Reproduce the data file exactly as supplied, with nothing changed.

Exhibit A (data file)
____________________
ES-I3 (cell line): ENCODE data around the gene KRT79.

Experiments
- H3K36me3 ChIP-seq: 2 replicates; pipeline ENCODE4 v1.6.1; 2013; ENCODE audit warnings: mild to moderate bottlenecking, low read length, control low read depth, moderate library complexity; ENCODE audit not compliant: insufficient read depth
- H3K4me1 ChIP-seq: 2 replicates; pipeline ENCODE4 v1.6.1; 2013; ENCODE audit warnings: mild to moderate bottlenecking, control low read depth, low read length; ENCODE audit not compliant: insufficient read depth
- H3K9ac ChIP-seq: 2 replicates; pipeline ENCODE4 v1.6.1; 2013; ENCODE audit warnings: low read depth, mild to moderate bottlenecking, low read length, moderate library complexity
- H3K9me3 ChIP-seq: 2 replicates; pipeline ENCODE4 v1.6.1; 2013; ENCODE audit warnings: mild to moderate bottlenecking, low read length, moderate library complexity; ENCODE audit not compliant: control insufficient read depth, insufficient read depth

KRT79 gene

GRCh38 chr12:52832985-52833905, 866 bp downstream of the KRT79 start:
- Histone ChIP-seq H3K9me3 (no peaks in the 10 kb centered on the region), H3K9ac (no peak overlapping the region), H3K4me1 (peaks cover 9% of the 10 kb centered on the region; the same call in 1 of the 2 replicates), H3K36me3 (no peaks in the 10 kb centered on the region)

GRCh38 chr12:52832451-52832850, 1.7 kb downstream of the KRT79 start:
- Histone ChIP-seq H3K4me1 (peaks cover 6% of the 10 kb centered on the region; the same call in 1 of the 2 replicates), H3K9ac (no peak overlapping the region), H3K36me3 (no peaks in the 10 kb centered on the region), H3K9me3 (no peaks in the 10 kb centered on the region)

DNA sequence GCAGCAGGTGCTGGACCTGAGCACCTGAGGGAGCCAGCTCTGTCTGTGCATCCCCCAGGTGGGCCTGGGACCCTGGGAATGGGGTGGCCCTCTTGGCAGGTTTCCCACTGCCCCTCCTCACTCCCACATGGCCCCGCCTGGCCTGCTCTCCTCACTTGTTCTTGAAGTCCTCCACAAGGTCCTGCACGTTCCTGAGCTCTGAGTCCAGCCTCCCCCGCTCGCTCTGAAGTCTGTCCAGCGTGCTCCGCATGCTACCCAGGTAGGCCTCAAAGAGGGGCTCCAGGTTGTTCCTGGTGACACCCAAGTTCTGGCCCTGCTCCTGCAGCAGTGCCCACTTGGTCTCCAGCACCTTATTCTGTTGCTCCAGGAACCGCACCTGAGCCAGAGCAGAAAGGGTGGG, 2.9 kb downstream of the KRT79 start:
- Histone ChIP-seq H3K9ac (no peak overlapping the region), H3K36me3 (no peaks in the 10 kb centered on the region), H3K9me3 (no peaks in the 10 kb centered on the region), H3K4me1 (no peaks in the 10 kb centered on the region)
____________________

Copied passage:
ES-I3 (cell line): ENCODE data around the gene KRT79.

Experiments
- H3K36me3 ChIP-seq: 2 replicates; pipeline ENCODE4 v1.6.1; 2013; ENCODE audit warnings: mild to moderate bottlenecking, low read length, control low read depth, moderate library complexity; ENCODE audit not compliant: insufficient read depth
- H3K4me1 ChIP-seq: 2 replicates; pipeline ENCODE4 v1.6.1; 2013; ENCODE audit warnings: mild to moderate bottlenecking, control low read depth, low read length; ENCODE audit not compliant: insufficient read depth
- H3K9ac ChIP-seq: 2 replicates; pipeline ENCODE4 v1.6.1; 2013; ENCODE audit warnings: low read depth, mild to moderate bottlenecking, low read length, moderate library complexity
- H3K9me3 ChIP-seq: 2 replicates; pipeline ENCODE4 v1.6.1; 2013; ENCODE audit warnings: mild to moderate bottlenecking, low read length, moderate library complexity; ENCODE audit not compliant: control insufficient read depth, insufficient read depth

KRT79 gene

GRCh38 chr12:52832985-52833905, 866 bp downstream of the KRT79 start:
- Histone ChIP-seq H3K9me3 (no peaks in the 10 kb centered on the region), H3K9ac (no peak overlapping the region), H3K4me1 (peaks cover 9% of the 10 kb centered on the region; the same call in 1 of the 2 replicates), H3K36me3 (no peaks in the 10 kb centered on the region)

GRCh38 chr12:52832451-52832850, 1.7 kb downstream of the KRT79 start:
- Histone ChIP-seq H3K4me1 (peaks cover 6% of the 10 kb centered on the region; the same call in 1 of the 2 replicates), H3K9ac (no peak overlapping the region), H3K36me3 (no peaks in the 10 kb centered on the region), H3K9me3 (no peaks in the 10 kb centered on the region)

DNA sequence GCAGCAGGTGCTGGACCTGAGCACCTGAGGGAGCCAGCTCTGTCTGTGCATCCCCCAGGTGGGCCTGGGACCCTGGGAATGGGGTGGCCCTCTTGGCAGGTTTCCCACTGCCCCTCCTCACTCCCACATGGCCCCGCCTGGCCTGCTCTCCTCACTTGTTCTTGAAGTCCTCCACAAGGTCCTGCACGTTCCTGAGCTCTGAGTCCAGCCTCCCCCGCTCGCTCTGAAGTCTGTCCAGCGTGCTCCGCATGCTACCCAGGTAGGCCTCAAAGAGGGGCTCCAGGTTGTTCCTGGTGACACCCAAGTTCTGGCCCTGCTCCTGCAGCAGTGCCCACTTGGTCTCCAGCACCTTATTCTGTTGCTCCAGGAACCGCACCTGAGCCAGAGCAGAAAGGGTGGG, 2.9 kb downstream of the KRT79 start:
- Histone ChIP-seq H3K9ac (no peak overlapping the region), H3K36me3 (no peaks in the 10 kb centered on the region), H3K9me3 (no peaks in the 10 kb centered on the region), H3K4me1 (no peaks in the 10 kb centered on the region)